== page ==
Monday 9 November 2015 8:47 pm

With calls to tackle “unfair dumping” should more be done to block cheap Chinese steel imports?

Mathew Lawrence, a research fellow at IPPR, says Yes

Yes, if proportionate action can be taken at an international scale that doesn’t tip into tit-for-tat protectionism. It clearly can be done: the US has introduced 43 anti-dumping tariffs in the last seven years.

This isn’t about anti-Chinese action, though; their steel sector is also under pressure from lower than expected global demand. Steel production everywhere is at over capacity and some assets will likely need to be let go, including in the UK.

However, co-ordinated anti-dumping action at a European level could soften the blow to an industry that has potentially important strategic implications for the UK.

The steel sector performs well in terms of productivity, while also helping with our chronically poor balance of trade performance and the geographical and sectoral balance of the economy.

And the case for action is doubly strong, as the industry does not operate under perfect market conditions – it is, arguably more than other markets, shaped and moulded by geopolitical power. If strategic EU-wide action can limit the effects of distortive dumping, the sector ought to be at least a candidate for it. 

Tim Worstall, senior fellow at the Adam Smith Institute, says No

Far from rejecting cheap Chinese steel, we should thank the oppressed Chinese taxpayer for making us all richer. Subsidies are a distortion to a market and we normally don't like such distortions. But think through what the allegation here is.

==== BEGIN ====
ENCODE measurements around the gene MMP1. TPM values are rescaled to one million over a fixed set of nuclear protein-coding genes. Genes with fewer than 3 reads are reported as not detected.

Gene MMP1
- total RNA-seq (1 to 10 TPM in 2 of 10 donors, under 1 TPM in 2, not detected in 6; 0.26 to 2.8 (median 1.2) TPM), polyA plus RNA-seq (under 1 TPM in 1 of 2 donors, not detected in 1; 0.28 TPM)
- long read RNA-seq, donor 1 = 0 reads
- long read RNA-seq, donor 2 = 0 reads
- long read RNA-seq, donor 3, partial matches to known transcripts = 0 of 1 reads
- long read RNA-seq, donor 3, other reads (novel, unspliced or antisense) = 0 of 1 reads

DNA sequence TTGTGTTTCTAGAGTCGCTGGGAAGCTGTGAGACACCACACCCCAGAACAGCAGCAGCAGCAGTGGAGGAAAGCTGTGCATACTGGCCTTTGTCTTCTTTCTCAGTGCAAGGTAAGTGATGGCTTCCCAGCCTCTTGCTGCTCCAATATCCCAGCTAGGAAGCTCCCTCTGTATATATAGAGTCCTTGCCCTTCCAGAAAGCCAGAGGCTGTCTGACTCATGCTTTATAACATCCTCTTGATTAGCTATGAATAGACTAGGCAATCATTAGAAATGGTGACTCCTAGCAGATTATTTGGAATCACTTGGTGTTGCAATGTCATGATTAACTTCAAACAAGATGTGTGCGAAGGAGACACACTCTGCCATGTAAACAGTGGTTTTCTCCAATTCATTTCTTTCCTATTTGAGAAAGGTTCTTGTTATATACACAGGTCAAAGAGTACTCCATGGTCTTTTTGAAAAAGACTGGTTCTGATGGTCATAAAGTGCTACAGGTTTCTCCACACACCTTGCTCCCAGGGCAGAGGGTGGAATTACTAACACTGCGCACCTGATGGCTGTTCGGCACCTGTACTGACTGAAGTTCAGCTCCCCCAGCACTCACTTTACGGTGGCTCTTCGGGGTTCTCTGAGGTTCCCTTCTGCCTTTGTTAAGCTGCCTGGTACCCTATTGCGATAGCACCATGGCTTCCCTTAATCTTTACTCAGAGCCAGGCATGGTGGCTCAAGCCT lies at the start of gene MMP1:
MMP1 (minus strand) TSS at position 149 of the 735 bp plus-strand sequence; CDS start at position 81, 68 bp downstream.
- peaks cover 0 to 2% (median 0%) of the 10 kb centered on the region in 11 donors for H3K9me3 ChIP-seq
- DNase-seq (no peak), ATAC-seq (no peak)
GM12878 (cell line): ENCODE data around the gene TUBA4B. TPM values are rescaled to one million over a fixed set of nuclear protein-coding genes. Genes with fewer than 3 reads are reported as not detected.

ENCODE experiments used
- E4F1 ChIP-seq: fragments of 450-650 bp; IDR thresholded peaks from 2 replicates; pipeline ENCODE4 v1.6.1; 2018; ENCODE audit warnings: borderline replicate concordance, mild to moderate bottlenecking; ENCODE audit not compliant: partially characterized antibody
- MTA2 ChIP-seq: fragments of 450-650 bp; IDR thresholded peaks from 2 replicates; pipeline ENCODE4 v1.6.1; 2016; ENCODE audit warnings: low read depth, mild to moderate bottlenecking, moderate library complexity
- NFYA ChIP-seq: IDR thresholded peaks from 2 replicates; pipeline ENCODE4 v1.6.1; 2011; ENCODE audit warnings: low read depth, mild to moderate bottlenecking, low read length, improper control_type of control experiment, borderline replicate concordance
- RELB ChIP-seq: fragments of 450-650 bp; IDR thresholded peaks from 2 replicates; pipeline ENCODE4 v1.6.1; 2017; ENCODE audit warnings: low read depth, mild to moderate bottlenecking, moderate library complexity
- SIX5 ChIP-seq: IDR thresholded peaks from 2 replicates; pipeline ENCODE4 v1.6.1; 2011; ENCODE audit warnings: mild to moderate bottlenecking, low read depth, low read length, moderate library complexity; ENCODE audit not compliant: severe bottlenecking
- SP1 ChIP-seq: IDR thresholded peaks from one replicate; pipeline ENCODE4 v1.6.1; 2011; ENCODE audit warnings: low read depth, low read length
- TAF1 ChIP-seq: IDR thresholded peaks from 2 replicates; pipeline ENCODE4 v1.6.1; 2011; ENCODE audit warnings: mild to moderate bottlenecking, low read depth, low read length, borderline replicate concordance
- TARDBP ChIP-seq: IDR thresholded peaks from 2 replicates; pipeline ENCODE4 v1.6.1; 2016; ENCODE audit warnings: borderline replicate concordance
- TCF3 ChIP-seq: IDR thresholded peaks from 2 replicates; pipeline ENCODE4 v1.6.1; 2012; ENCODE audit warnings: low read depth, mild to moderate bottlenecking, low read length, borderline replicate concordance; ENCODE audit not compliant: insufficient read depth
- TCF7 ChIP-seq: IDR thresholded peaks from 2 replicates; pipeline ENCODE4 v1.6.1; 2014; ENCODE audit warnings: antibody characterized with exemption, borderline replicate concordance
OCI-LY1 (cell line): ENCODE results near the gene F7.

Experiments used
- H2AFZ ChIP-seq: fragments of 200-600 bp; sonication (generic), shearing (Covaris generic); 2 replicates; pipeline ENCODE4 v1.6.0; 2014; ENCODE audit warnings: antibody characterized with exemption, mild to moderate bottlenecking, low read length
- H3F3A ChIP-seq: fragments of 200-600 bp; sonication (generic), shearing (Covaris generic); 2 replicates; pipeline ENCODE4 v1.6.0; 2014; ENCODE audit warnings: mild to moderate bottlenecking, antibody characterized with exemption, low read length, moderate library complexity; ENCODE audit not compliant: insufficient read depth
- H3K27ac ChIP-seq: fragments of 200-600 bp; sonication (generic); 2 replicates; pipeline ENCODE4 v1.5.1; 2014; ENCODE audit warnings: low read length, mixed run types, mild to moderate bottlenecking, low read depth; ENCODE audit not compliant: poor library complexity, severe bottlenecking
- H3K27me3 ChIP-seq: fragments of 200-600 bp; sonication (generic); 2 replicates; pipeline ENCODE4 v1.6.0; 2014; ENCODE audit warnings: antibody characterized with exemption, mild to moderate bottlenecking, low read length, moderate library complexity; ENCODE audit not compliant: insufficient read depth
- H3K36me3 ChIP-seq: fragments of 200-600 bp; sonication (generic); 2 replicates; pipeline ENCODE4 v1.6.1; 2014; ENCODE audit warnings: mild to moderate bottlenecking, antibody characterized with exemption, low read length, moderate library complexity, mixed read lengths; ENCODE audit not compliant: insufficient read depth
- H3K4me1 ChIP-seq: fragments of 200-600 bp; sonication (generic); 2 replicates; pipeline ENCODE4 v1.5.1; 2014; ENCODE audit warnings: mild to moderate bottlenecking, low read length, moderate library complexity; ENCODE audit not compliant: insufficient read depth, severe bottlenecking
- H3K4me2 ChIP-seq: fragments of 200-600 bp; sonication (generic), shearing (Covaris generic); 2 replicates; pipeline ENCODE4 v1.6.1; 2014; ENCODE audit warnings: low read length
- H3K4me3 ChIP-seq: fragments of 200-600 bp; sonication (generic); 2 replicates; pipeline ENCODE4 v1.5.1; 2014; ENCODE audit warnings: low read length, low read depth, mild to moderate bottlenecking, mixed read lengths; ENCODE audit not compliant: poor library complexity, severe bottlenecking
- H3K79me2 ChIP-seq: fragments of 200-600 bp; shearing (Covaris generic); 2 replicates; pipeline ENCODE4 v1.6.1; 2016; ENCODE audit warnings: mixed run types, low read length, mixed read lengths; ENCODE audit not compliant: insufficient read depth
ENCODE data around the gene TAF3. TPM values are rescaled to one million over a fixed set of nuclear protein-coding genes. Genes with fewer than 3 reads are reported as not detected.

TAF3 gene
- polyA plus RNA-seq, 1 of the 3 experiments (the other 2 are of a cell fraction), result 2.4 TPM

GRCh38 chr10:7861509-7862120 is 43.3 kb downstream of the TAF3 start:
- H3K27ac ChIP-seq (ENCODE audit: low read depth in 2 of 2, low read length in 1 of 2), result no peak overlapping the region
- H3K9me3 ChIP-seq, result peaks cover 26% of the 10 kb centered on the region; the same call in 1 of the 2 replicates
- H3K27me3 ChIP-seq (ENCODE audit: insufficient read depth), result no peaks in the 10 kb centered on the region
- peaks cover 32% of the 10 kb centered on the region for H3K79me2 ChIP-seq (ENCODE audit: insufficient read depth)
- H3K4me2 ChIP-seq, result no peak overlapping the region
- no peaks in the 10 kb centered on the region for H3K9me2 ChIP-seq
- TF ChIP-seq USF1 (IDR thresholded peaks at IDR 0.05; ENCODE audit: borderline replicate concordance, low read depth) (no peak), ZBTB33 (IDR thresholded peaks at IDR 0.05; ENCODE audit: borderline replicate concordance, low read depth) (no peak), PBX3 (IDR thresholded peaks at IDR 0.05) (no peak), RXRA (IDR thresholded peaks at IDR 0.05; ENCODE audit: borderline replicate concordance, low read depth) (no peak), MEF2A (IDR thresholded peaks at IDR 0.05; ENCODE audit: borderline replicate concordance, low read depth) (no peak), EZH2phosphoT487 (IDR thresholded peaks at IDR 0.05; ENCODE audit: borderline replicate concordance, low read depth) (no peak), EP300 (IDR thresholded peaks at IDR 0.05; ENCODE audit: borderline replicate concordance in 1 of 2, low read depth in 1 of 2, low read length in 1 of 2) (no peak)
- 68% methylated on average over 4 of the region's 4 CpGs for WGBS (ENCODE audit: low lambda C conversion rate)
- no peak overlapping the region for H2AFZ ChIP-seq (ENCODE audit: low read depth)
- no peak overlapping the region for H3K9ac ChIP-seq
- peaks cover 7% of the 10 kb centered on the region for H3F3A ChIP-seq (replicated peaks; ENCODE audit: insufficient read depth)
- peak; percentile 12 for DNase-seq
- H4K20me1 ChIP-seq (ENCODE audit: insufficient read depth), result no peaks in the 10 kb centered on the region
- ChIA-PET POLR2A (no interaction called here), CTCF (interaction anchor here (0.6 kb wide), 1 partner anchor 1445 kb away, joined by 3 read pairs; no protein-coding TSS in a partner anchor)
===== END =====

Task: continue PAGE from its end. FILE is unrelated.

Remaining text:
The Chinese government is subsidising the price of the steel which is flooding out of China. Some call this a subsidy to those steel producers: it isn’t, it is a subsidy to steel consumers. That’s us, of course – we are all consumers of steel in tin cans, cars, fridges and the skeletons of lovely high rise buildings. This can indeed be seen as unfair on other producers of steel. But we don’t run the economy for the interests of producers; we run it for us, the consumers.

The Chinese government is, quite literally, sending us free money that it has taken from its citizens. This might not be a bright idea for the Chinese, but what else should we do but say “thank you. May we have some more?

City A.M.'s opinion pages are a place for thought-provoking views and debate. These views are not necessarily shared by City A.M.